P&G's rivals such as Unilever, Colgate-Palmolive Co (CL.N) and Kimberly-Clark Corp (KMB.N) have done well in recent years while Procter struggled, and now perhaps it has the firepower to bounce back, said Edward Jones analyst Jack Russo.
"Procter's been left out of the party a little bit, so it's nice to see them reappear here and kind of exert their influence on the group," he said.
Ackman's Pershing Square has a 1.02 percent stake in P&G, making it the company's eighth-largest shareholder, according to Thomson Reuters data. Ackman said in the fall he understood the board wanted to give McDonald more time to repair years of damage.
"When the company is performing, obviously the pressure from Ackman will probably fade somewhat," said Capital Advisors' Smith, adding that while he does not know Ackman's intentions, it is clear that Ackman's investment in P&G is worth a lot more today than when he bought the shares.
Ackman spoke about P&G on CNBC on Friday, saying that over the last three years it "certainly looked like" McDonald was not the right person for the job. He added, "if the company can make dramatic progress - and I think this quarter is an indication of very significant progress - then I hope that Bob can be successful and can make it."
McDonald did not say whether he has spoken with Ackman lately, but said he considers it a great honour to lead P&G, which he joined in 1980.
"I'm totally focused on doing what I have to do," he said.
Even before Ackman took a stake, P&G was going through a $10 billion restructuring and other changes. It cut 5,500 nonmanufacturing jobs through December, near its goal of reducing 5,700 positions by the end of June.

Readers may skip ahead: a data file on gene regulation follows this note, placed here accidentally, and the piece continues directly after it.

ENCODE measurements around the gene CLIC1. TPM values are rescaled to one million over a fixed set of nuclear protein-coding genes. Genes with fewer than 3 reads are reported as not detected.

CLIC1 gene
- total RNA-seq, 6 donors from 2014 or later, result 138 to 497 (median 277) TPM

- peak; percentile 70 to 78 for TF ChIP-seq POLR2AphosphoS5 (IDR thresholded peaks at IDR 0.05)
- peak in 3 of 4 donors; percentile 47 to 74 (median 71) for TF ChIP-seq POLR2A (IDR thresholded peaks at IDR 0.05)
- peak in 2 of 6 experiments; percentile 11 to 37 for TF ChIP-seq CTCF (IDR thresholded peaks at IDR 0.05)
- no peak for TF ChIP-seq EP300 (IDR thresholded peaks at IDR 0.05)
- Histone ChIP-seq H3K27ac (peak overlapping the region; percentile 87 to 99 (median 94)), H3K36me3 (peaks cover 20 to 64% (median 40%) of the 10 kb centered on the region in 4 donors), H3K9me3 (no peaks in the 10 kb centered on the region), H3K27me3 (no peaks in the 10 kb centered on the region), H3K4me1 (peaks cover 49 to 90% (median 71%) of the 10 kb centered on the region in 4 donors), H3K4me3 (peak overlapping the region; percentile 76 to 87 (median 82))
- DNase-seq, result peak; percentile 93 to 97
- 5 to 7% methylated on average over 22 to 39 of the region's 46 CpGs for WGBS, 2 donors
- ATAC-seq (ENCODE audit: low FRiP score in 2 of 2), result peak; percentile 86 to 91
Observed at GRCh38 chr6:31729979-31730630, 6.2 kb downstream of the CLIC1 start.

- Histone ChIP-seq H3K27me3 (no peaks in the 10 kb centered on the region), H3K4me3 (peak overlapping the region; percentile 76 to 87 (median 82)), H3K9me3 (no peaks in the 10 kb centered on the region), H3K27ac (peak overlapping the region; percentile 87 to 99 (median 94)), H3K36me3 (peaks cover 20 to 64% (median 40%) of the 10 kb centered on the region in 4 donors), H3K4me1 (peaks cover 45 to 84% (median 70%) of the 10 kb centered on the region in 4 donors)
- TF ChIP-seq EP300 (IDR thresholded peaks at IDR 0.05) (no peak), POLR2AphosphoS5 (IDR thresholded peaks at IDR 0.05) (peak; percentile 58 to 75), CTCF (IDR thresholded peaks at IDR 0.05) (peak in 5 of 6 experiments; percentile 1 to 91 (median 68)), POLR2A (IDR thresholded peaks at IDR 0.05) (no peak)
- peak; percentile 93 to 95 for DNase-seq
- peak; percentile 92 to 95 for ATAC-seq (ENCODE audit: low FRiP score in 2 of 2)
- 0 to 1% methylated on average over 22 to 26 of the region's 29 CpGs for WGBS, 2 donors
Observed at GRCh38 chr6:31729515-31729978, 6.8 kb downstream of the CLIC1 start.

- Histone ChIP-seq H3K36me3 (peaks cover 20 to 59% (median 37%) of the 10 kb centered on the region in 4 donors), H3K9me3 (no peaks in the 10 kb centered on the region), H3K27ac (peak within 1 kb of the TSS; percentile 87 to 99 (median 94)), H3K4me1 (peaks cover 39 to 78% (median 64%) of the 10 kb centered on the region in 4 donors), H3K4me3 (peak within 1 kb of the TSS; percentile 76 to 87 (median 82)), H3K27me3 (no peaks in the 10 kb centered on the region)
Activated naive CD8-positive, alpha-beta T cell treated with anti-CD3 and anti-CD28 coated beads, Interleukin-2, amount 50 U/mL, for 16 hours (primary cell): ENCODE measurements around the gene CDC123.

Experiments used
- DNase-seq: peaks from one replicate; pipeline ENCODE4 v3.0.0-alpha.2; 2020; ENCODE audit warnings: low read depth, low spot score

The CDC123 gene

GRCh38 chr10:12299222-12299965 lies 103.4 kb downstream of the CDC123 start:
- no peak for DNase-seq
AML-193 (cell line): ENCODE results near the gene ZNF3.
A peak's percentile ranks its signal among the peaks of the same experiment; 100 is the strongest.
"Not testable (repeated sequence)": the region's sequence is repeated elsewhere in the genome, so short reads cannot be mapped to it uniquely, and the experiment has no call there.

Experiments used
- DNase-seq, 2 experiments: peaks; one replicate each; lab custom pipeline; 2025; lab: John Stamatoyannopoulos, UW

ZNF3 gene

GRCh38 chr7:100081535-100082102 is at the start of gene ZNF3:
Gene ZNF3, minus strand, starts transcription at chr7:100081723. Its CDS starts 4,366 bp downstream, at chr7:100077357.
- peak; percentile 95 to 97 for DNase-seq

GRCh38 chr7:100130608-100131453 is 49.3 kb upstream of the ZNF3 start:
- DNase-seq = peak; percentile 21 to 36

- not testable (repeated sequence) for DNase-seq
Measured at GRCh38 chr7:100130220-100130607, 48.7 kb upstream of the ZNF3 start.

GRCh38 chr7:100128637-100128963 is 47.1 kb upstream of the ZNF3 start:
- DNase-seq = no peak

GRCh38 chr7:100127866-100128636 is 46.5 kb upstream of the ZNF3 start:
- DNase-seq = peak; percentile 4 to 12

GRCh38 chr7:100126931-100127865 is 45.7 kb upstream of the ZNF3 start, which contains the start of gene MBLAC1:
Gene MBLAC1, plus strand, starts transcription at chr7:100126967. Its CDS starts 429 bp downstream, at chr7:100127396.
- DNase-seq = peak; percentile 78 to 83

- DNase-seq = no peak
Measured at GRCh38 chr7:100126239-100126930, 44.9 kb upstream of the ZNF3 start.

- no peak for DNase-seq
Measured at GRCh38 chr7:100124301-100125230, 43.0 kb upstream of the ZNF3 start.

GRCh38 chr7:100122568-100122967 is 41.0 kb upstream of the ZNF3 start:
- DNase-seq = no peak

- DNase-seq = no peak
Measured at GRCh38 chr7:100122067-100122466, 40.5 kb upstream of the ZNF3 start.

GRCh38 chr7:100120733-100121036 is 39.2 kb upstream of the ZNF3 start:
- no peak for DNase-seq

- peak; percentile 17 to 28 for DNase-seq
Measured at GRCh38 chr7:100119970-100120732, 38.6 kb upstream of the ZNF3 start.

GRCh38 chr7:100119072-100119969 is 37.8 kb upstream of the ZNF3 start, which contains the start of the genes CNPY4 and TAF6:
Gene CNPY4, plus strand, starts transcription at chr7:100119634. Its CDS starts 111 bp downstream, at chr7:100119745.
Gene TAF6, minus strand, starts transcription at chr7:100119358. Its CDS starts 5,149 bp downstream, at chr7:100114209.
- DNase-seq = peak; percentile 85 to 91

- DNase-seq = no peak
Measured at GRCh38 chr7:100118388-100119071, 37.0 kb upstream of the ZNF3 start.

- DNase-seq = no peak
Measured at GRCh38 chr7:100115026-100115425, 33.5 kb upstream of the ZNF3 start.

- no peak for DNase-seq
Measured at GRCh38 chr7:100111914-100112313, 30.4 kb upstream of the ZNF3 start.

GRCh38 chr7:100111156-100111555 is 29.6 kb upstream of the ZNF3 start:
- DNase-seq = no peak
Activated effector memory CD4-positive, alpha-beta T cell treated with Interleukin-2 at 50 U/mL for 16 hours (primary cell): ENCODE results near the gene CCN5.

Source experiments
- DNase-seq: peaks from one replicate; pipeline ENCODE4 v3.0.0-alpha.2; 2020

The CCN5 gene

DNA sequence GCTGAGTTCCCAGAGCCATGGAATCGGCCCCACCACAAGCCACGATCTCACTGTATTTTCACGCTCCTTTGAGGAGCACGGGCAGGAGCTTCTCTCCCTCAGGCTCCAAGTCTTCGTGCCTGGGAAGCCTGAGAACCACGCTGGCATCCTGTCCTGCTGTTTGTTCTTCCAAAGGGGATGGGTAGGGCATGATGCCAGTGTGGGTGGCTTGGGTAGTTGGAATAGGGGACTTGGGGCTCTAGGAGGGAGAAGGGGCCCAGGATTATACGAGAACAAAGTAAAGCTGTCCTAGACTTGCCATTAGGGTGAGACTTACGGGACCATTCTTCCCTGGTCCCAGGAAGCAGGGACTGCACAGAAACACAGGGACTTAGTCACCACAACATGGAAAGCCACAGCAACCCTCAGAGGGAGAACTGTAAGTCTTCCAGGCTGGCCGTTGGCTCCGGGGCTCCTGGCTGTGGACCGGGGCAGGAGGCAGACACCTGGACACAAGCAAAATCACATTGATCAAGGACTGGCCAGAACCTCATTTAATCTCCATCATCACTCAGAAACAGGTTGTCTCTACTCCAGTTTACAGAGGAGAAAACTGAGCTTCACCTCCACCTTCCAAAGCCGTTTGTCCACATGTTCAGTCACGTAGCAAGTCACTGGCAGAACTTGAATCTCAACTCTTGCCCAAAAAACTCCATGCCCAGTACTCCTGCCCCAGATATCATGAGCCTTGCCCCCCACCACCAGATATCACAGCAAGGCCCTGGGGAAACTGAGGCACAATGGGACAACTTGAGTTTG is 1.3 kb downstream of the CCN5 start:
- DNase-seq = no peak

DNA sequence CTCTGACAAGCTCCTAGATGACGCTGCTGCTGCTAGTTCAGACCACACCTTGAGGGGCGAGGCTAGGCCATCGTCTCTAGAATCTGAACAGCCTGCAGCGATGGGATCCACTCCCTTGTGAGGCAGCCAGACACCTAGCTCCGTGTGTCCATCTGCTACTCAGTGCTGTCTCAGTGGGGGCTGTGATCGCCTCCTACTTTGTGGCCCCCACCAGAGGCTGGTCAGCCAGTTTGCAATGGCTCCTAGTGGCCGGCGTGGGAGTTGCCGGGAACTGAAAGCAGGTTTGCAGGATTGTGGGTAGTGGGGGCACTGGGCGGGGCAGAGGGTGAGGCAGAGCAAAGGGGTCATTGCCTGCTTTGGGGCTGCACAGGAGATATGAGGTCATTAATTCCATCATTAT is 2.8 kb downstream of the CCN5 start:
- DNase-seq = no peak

Competitors such as Colgate and Kimberly-Clark are also trimming their ranks.
Meanwhile, rival Kimberly-Clark also posted a better-than-expected profit on Friday.
P&G has seen U.S. volume growth continue in January, said Chief Financial Officer Jon Moeller. At the same time, it believes it can improve market share in Europe over the next few months.
Some analysts still see room for improvement. Stifel Nicolaus analyst Mark Astrachan called the results "solid and encouraging," particularly the sales growth, but said P&G still lags in categories with strong growth trends, such as beauty.
P&G earned $4.06 billion, or $1.39 per share, in the fiscal second quarter ended in December, up from $1.69 billion, or 57 cents per share, a year earlier.
Stripping out unusual items such as restructuring charges and acquisitions, P&G earned $1.22 per share. That topped the company's own forecast of $1.07 to $1.13 per share and analysts' average target of $1.11, according to Thomson Reuters I/B/E/S.
Net sales rose 2 percent to $22.18 billion, topping analysts' forecast of $21.91 billion.
P&G expects fiscal 2013 core earnings of $3.97 to $4.07 per share, up from an earlier forecast of $3.80 to $4. Analyst estimates were at the bottom of that new range.
It expects organic sales to rise 3 to 4 percent this year, narrowing a prior forecast of 2 to 4 percent growth.
P&G also said it now plans to repurchase $5 billion to $6 billion in stock after calling for $4 billion to $6 billion in buybacks.
For the current quarter, P&G forecast core earnings per share of 91 to 97 cents, with sales up 3 to 4 percent. Analysts' average forecast was 95 cents per share.
Shares of P&G ended 4 percent higher at $73.25, the highest closing price since September 2008.
(Editing by Jeffrey Benkoe, Nick Zieminski and Matthew Lewis)